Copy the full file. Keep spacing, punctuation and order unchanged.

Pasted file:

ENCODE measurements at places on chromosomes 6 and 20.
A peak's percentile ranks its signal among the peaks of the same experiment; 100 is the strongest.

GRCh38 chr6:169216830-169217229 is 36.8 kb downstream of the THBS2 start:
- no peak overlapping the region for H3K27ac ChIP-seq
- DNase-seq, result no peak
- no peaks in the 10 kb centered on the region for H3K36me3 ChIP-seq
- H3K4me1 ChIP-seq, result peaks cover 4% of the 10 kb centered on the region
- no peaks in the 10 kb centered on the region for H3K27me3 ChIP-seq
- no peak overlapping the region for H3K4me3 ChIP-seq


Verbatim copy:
ENCODE measurements at places on chromosomes 6 and 20.
A peak's percentile ranks its signal among the peaks of the same experiment; 100 is the strongest.

GRCh38 chr6:169216830-169217229 is 36.8 kb downstream of the THBS2 start:
- no peak overlapping the region for H3K27ac ChIP-seq
- DNase-seq, result no peak
- no peaks in the 10 kb centered on the region for H3K36me3 ChIP-seq
- H3K4me1 ChIP-seq, result peaks cover 4% of the 10 kb centered on the region
- no peaks in the 10 kb centered on the region for H3K27me3 ChIP-seq
- no peak overlapping the region for H3K4me3 ChIP-seq